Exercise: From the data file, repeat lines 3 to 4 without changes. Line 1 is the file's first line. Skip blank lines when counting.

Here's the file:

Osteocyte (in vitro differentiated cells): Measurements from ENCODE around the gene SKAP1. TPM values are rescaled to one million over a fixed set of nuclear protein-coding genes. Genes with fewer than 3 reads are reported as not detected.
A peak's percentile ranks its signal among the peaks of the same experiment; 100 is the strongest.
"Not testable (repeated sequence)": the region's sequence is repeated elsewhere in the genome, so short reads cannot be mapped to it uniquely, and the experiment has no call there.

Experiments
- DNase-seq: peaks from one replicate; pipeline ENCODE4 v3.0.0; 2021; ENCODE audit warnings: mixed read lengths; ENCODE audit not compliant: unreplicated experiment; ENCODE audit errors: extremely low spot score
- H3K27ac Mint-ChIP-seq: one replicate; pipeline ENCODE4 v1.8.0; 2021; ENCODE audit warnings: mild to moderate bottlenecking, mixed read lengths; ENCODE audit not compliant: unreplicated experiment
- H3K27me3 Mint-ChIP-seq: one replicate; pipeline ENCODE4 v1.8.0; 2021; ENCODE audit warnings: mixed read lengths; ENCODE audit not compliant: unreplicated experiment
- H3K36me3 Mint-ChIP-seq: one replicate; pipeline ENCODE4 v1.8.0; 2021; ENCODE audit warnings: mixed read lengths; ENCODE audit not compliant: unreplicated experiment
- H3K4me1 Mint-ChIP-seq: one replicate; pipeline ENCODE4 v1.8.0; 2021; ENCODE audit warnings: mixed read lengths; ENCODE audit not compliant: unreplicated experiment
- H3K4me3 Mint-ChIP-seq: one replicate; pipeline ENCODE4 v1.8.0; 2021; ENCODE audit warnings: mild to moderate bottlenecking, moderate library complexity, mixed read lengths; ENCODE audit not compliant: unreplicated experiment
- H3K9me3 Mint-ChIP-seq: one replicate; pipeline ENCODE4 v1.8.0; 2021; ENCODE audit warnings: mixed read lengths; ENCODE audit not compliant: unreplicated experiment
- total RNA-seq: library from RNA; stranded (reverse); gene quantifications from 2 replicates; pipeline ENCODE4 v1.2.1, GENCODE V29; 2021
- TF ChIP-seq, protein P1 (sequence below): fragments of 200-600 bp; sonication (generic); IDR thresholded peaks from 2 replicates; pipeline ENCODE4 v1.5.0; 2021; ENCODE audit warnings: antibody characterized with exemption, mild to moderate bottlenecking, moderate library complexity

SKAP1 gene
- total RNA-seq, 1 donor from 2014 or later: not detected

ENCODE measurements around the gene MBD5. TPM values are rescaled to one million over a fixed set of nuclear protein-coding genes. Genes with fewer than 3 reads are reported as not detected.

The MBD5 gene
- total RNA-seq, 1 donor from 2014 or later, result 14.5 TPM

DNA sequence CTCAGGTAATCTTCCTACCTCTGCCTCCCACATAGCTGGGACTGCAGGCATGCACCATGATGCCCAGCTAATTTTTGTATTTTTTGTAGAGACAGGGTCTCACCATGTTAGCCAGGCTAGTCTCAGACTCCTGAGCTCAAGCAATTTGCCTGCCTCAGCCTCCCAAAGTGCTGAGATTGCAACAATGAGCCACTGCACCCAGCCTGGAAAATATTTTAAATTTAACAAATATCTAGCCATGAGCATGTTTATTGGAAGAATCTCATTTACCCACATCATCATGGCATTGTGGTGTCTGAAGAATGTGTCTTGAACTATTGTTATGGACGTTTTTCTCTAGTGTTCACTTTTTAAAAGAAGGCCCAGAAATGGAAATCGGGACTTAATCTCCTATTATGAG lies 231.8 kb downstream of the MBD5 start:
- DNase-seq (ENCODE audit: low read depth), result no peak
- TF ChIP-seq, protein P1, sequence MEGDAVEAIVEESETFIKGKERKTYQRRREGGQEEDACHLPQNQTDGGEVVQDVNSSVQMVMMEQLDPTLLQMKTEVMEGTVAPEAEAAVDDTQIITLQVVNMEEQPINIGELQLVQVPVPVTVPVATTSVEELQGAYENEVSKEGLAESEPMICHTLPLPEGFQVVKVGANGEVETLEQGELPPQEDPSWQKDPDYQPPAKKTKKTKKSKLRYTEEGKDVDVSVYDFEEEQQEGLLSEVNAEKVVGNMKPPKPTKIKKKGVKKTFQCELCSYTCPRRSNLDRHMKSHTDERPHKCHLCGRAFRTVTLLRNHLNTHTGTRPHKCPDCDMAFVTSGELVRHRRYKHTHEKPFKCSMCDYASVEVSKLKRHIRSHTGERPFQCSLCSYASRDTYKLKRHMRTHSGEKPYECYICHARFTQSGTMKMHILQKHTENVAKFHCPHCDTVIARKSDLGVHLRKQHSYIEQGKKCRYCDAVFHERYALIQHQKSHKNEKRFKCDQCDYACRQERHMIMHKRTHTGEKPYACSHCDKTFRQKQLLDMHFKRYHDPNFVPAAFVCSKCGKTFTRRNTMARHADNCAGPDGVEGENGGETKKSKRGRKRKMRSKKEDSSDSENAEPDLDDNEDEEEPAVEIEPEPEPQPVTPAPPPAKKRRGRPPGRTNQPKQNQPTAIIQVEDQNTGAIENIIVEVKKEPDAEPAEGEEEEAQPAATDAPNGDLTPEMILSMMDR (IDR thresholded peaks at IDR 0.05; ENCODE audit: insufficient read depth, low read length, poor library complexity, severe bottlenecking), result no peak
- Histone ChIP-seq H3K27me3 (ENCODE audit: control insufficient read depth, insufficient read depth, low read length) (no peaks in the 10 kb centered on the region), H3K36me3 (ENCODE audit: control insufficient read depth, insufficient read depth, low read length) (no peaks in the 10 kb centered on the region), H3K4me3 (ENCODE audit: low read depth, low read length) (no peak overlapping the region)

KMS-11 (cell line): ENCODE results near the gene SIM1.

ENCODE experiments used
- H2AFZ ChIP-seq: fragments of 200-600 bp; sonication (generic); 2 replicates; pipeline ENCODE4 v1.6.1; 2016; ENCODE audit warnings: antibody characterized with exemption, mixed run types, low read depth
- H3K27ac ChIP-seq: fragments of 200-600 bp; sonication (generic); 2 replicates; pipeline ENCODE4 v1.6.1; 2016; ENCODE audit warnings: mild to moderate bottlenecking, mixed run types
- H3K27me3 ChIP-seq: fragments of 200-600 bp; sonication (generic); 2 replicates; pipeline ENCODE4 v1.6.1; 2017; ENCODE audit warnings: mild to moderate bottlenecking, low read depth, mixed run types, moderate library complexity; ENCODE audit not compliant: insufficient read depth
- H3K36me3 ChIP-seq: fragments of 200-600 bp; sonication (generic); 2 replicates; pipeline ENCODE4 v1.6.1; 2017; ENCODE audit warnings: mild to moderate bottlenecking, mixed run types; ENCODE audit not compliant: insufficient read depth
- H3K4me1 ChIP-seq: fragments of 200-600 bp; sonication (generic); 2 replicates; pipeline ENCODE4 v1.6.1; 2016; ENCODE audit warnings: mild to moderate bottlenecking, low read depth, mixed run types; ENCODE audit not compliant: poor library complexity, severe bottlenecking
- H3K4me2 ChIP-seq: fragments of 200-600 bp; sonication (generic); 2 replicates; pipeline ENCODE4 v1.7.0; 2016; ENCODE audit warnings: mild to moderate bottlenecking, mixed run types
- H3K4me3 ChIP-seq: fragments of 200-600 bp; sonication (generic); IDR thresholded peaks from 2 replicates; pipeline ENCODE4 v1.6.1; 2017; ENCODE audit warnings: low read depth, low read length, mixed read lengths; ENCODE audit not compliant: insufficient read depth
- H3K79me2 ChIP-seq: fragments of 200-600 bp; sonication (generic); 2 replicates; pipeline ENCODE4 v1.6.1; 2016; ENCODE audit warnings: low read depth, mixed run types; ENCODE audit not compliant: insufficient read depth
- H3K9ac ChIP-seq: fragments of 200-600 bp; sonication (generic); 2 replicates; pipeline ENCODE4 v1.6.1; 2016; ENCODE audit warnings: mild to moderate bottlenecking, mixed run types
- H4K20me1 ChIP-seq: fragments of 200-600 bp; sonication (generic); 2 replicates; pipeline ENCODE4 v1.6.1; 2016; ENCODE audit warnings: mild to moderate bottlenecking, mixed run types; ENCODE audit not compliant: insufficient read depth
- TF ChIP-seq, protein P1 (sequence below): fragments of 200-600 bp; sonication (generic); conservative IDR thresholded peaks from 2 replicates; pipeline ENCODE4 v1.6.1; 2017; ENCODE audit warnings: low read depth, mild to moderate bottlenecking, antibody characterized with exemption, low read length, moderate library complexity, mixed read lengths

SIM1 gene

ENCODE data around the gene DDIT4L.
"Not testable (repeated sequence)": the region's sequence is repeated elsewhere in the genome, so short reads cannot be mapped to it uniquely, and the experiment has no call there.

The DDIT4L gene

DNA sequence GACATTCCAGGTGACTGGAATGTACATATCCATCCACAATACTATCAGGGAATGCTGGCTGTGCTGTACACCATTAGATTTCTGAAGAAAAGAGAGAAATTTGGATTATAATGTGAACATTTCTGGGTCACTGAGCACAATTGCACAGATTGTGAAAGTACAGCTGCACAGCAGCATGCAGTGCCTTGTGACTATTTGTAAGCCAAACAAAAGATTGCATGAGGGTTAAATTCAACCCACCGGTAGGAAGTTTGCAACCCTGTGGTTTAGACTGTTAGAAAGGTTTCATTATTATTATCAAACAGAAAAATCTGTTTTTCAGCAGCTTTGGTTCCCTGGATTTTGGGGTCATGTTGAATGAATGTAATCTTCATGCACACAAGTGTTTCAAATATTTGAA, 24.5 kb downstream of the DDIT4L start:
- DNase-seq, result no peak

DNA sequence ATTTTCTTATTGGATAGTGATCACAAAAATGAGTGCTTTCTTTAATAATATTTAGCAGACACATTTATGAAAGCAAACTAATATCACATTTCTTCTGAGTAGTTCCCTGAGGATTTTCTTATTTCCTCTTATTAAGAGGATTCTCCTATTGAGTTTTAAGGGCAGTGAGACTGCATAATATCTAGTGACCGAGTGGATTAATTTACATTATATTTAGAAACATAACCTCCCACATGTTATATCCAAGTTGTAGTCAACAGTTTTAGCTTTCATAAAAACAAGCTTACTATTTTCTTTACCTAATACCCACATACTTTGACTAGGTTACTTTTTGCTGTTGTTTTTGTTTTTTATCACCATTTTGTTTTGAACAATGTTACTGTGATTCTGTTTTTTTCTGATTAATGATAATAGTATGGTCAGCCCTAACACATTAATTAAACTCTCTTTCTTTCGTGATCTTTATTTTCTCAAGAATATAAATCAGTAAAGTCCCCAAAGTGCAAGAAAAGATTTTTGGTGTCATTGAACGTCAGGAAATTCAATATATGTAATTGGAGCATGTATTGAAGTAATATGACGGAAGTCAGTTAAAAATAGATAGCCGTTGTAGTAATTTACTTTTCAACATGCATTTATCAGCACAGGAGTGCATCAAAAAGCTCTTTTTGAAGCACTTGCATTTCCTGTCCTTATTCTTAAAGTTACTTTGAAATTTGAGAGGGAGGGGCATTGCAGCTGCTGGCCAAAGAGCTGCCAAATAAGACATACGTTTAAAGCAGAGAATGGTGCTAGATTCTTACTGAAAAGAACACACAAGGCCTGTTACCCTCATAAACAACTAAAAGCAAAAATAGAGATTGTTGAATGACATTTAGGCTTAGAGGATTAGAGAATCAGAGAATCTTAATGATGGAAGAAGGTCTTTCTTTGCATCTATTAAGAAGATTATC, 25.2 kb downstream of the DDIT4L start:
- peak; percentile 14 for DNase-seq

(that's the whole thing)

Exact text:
"Not testable (repeated sequence)": the region's sequence is repeated elsewhere in the genome, so short reads cannot be mapped to it uniquely, and the experiment has no call there.

Experiments